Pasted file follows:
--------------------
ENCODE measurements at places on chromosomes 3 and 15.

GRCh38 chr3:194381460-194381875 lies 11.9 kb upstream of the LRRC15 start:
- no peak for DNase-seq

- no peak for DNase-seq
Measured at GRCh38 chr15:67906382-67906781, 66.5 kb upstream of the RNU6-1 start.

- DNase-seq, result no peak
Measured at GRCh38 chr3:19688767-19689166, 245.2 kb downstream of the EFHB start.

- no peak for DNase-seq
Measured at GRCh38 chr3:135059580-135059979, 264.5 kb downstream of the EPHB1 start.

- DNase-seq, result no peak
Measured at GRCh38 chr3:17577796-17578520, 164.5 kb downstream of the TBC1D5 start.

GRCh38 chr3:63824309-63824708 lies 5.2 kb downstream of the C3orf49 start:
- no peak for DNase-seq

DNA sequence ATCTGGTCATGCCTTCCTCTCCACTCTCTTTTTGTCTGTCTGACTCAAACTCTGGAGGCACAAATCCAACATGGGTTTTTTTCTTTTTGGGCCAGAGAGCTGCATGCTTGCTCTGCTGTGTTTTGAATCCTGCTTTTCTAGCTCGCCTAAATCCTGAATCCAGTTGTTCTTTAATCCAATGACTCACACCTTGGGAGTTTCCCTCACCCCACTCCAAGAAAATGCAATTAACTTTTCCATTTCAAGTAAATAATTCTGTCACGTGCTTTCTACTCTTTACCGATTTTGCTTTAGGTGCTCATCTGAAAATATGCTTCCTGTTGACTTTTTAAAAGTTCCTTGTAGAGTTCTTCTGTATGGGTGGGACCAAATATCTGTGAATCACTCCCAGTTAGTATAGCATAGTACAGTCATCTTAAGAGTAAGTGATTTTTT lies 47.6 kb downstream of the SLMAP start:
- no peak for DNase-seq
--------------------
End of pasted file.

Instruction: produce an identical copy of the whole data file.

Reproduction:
ENCODE measurements at places on chromosomes 3 and 15.

GRCh38 chr3:194381460-194381875 lies 11.9 kb upstream of the LRRC15 start:
- no peak for DNase-seq

- no peak for DNase-seq
Measured at GRCh38 chr15:67906382-67906781, 66.5 kb upstream of the RNU6-1 start.

- DNase-seq, result no peak
Measured at GRCh38 chr3:19688767-19689166, 245.2 kb downstream of the EFHB start.

- no peak for DNase-seq
Measured at GRCh38 chr3:135059580-135059979, 264.5 kb downstream of the EPHB1 start.

- DNase-seq, result no peak
Measured at GRCh38 chr3:17577796-17578520, 164.5 kb downstream of the TBC1D5 start.

GRCh38 chr3:63824309-63824708 lies 5.2 kb downstream of the C3orf49 start:
- no peak for DNase-seq

DNA sequence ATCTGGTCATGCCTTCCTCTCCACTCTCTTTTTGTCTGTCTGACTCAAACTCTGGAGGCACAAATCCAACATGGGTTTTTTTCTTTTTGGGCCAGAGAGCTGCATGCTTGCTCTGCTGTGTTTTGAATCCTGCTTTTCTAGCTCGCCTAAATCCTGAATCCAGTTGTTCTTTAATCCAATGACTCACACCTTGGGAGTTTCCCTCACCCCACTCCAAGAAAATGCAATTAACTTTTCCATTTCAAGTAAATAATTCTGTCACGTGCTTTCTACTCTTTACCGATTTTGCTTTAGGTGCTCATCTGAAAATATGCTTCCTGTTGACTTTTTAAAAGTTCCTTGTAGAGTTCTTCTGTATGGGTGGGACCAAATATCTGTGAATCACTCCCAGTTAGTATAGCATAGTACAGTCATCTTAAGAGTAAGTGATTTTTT lies 47.6 kb downstream of the SLMAP start:
- no peak for DNase-seq